U.S. Undersecretary of State William Burns, 2nd from right, arrives with U.S. delegates for a meeting with Iran's chief nuclear negotiator Saeed Jalili and EU foreign policy chief Javier Solana, both not seen, in Geneva, July 19, 2008
Op-Ed, The Jerusalem Post
September 1, 2008
Author: Chuck Freilich, Senior Fellow, International Security Program
Belfer Center Programs or Projects: International Security
For the first time, a senior US official has participated in negotiations with Iran over the nuclear issue. Other officials have recently floated the idea of establishing an interests section in Teheran. Hopefully, these are early portents of an evolving US-Iran dialogue and a possible means of averting the looming confrontation.
To date, Iran has shown no inclination to reach a negotiated end to its nuclear program, and Western inducements to do so through increasingly stringent sanctions have only heightened its bellicosity. Iran may, however, be starting to feel the bite, as the West has finally started to apply some sanctions of consequence and it has become increasingly apparent that continued defiance only assures greater pressure.
Iran, a highly respectable member of the international community in its own eyes and the proud bearer of an ancient heritage, deeply resents a 232-year-old "upstart" presuming to tell it what to do. Nevertheless, it also doesn't want to become an international pariah, subject to serious sanctions. For all its bluster, Teheran is fully cognizant of the real balance of power.
IRAN HAS good strategic reasons for wanting a military nuclear capability; it is not simply a whim of the mullahs. It is thus questionable whether any combination of inducements, positive and negative, can convince it to forgo its program. We will only know, however, if the attempt is made. If it is, only a "grand bargain" — rapproachment with the US, an end to the threat of regime change, integration into the world economy and some limited, fully safeguarded civil nuclear program — may, just may, be a sufficient incentive. It probably will not, but it's worth trying.
Engagement with Iran does not constitute appeasement, nor a slippery slope leading to further concessions. It can be these things if mishandled, but there is no reason for it to be anything other than a coherent, integrated policy. A policy based solely on sticks, without carrots, will surely fail. Engagement, however, should be conducted from a position of strength, with a concomitant attempt to increase pressure, such as heightened restrictions on international trade, banking and investments.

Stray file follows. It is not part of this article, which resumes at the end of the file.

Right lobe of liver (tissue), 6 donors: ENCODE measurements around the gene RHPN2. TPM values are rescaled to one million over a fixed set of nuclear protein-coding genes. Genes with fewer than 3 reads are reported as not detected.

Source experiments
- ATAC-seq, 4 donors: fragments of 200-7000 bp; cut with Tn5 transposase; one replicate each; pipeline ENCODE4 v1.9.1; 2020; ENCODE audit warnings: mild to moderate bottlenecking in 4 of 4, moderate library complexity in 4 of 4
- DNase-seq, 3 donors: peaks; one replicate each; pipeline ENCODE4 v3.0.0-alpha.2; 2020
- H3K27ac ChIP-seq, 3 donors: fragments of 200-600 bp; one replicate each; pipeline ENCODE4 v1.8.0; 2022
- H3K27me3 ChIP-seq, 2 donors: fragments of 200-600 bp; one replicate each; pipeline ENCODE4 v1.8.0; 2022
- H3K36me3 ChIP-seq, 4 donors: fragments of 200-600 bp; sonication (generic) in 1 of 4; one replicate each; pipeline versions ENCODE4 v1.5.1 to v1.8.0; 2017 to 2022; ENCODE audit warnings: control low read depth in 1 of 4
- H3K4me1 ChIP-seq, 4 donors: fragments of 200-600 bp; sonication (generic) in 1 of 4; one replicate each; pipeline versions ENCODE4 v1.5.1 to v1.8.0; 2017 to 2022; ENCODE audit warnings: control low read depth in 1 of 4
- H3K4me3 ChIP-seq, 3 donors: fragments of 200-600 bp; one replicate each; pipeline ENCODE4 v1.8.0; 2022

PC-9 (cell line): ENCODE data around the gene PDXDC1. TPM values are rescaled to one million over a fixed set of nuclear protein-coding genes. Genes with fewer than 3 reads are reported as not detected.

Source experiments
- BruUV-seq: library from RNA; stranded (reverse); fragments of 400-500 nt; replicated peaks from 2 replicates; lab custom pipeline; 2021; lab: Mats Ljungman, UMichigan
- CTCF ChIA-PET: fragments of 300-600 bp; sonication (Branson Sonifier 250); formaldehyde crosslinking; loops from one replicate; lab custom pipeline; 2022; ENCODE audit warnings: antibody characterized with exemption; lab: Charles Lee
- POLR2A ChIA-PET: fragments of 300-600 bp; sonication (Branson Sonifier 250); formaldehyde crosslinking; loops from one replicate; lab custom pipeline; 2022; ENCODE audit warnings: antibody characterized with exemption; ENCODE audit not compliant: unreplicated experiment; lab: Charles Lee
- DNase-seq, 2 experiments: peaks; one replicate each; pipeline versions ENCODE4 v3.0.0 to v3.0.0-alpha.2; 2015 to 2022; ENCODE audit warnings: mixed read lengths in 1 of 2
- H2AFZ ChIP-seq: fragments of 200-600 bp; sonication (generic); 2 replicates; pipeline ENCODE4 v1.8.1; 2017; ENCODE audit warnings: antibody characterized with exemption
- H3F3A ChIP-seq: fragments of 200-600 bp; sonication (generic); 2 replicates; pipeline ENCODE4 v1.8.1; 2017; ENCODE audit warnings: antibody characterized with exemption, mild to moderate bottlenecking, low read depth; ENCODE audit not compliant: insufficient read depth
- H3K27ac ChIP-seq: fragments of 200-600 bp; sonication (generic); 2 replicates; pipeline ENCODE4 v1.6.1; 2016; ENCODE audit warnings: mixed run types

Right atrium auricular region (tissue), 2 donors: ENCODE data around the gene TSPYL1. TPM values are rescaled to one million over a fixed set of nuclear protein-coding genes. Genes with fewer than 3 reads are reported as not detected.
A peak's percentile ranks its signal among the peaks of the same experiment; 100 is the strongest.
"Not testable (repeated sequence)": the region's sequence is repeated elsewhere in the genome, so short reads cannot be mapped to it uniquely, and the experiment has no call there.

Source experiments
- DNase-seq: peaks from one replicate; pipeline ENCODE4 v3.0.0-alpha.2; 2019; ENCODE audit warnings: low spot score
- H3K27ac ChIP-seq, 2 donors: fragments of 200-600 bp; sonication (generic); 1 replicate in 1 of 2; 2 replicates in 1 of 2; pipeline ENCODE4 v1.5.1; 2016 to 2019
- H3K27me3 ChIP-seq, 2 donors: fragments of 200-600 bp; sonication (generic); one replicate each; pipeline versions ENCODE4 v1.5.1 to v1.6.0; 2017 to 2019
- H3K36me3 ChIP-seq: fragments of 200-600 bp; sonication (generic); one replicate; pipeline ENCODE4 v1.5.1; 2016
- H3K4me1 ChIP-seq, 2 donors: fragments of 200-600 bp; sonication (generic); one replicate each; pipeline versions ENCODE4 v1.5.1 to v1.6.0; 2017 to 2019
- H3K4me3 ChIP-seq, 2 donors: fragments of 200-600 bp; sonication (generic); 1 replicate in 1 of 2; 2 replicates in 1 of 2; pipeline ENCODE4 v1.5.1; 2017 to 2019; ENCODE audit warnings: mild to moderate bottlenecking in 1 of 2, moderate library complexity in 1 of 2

Iran is likely to demonstrate flexibility, if at all, only in the face of true Western resolve to take severe measures. The time line is short, but Iran must be convinced that a failure to cut a deal will lead to truly painful sanctions even at a time of tight oil markets, such as a ban on exports of refined gasoline products to Iran, which comprise 40 percent of its domestic consumption, and even to a ban on imports of Iranian crude, which account for 80% of its national budget. The only alternative may be military action, beginning with a unilateral US naval blockade and, as a last resort, an American or Israeli attack.
THE MEDIA have recently been rife with reports of an Israeli exercise simulating an attack on Iran, as well as dramatically overblown assessments of the "disastrous" consequences of military action. While Iran will undoubtedly retaliate if attacked, its options, at least vis-a-vis the US, are limited, though certainly not painless. Given strategic realities, Iran will probably choose to respond primarily against Israel, opening up with virtually everything it and its Hizbullah and Hamas allies have. Israel should be ready to pay the price of an attack if a significant delay in the Iranian nuclear program can be achieved. Those who fear a more severe response against the US as well should be especially supportive of the punitive economic measures suggested above.
Only a serious US engagement will convince domestic and international opinion that all peaceful options have been exhausted and that a blockade, or even a military strike, is necessary. Israel, which views nukes in Iran as an existential threat, may respond to a US-Iranian "tango" with deep concern, if not a feeling of abandonment. Upon further reflection, however, it may understand that a tango may best serve its interests, even if a "hora" is not in the cards — Iran's enmity runs too deep for that. A US dialogue, however, may just provide an opening for a freeze of Iran's nuclear program. If not, it will at least lay the groundwork for the more radical measures that may then be required.
The writer, a former deputy national security adviser in Israel, is now a senior fellow at Harvard's Kennedy School and a Schusterman Fellow.
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